European Commission evaluating Serbia’s progress in establishing responsibility for war crimes

European Commission evaluating Serbia’s progress in establishing responsibility for war crimes

Evropska komisijaThe European Commission (EC) published the Serbia 2015 Progress Report on November 10th, 2015. The Report follows the progress that Serbia has made in meeting the political and economic criteria for membership in the European Union. The findings of the Report related to establishing responsibility for the war crimes committed and a resolution of the legacy of the armed conflicts on the territory of the former Yugoslavia, follow to a great extent the recommendations from last year’s report.

The 2015 Report establishes that a certain progress has been made in investigating high profile cases, such as the Srebrenica genocide. However, there is still the problem about the absence of investigations against high-ranking members of the Serbian army and police; and the courts are still rendering lenient sentences for perpetrators of war crimes. In order to ensure trials of real quality, it is necessary to undertake adequate measures for preserving the comprehensive and significant experience in the prosecution of complex cases[1]. The existing framework has allowed reparation for only a few victims of war crimes, and nothing concrete has been done to remove the serious shortcomings in the witness protection programme. The political pressures on the Office of the War Crimes Prosecutor, which impede its work, are worrisome. It is necessary to adopt and implement a comprehensive national strategy for the prosecution of war crimes and the prosecutorial strategy for the prosecution of high-profile cases.

It is very important to strengthen and improve cooperation with similar institutions in the region for the purpose of adequate prosecution of war crimes. The EC commends the cooperation between the prosecutors of Serbia and Bosnia and Herzegovina, whose joint work has led to the filing of the indictment against five suspected perpetrators of war crimes (Štrpci Case)[2].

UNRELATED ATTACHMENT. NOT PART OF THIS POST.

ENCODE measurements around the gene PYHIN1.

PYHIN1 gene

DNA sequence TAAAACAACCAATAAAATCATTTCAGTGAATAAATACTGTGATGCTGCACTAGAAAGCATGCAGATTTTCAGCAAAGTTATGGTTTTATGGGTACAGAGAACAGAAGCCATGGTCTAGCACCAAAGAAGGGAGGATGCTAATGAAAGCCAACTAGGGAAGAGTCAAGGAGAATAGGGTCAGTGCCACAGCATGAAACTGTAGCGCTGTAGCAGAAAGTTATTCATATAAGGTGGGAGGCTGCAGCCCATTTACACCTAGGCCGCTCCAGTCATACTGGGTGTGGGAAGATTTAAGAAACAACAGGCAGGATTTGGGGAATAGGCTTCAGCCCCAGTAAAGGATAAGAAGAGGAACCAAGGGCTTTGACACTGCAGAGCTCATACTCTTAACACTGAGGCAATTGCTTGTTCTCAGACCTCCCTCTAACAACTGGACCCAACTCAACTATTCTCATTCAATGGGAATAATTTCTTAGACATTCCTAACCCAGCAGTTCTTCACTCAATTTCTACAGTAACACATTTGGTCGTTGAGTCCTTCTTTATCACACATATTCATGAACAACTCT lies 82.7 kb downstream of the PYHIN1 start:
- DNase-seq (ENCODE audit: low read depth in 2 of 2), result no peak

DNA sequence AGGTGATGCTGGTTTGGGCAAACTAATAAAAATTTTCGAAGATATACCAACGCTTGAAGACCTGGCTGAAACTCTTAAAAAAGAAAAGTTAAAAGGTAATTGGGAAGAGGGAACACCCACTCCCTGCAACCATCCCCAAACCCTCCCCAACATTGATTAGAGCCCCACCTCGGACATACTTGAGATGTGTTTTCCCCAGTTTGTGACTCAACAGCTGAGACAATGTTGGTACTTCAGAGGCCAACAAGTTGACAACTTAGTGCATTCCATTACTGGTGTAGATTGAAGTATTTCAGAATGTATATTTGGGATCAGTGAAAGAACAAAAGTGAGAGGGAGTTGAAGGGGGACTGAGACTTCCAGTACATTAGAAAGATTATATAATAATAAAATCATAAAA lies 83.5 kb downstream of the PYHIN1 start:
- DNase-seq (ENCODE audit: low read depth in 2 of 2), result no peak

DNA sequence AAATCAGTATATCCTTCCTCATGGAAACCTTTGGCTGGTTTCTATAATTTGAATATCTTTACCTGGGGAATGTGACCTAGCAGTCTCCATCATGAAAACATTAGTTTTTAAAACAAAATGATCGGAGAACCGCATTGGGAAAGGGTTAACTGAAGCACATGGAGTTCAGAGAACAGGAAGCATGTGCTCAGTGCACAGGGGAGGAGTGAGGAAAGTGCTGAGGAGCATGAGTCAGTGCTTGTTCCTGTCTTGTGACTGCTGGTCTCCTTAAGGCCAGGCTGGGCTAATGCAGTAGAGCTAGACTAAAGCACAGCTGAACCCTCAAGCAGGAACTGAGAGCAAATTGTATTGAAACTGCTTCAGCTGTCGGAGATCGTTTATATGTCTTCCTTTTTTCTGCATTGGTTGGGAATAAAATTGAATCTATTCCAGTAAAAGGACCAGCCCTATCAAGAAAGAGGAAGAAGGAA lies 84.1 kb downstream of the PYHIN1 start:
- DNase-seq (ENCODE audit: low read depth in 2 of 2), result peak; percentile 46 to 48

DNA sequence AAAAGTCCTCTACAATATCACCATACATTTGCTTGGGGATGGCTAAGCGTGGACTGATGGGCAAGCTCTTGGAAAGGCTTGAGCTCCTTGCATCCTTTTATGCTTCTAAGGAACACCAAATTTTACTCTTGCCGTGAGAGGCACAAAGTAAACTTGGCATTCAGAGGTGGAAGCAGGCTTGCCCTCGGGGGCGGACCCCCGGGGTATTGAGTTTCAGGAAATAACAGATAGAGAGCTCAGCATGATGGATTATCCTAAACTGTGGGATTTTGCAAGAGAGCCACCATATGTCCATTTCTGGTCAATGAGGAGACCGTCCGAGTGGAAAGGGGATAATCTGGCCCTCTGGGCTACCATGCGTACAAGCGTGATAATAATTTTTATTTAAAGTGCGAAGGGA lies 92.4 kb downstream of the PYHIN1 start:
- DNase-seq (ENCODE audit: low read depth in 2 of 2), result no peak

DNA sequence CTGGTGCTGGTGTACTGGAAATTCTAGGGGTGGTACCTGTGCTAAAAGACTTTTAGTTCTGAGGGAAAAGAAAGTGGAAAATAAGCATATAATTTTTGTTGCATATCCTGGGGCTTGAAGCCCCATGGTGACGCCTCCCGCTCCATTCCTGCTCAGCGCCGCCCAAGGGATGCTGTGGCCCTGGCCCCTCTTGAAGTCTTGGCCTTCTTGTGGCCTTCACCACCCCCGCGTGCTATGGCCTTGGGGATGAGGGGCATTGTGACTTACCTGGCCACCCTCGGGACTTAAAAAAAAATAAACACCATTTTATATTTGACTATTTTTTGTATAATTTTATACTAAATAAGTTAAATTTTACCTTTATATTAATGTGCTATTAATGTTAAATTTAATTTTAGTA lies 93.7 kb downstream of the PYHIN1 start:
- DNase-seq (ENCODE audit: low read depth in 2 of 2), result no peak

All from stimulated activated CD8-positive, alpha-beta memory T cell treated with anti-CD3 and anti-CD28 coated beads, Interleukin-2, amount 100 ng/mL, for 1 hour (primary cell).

A specific, humanitarian problem is the fact that the fates of 10,814 persons who disappeared during the armed conflicts in the former Yugoslavia have not been resolved to date. Two of the main obstacles to the resolution of the fate of the missing is the lack of information on the location of mass grave sites and difficulties in the process of the identification of exhumed mortal remains.

The EC reiterated this year, just as it did in the previous three years, that Serbia has provided active support to the Initiative for the establishing of RECOM.

Finally, in the area of procedural rights, the EC found that the legal framework for the protection of injured parties and witnesses in proceedings has not yet been completed, that the support and protection of victims of criminal offences have not been harmonized with EU regulations and standards, and that there is a lack of efficient mechanisms for the protection of the rights of victims.

The HLC sent its opinion to the European Commission in April 2015 with regard to the progress made by Serbia in the prosecution of war crimes, protection of the right of victims to reparation, institutional reform, the search for missing persons, and the Initiative for RECOM, as an annex to the Serbia 2015 Progress Report. Most of the HLC’s findings have been represented in this year’s EC Report.


[1] In its appendix to the Serbia 2015 Progress Report, the HLC stated that one of the problems has been the removal of judges with years of experience in the prosecution of war crimes from these cases. An example of this is Judge Snežana Nikolić Garotić, who was in January 2015, on the basis of the decision of the President of the Higher Court in Belgrade and prior to the expiration of her mandate, taken away from the War Crimes Department and assigned to the Crime Department; at the time of her removal, she was sitting in chambers on six war crimes cases.

[2] The indictment filed in the Štrpci Case was filed on March 3rd, 2015, but the Extra-procedural council of the Higher Court in Belgrade War Crimes Department sent it back to the OWCP for amendment, on the grounds that the original indictment was not composed properly.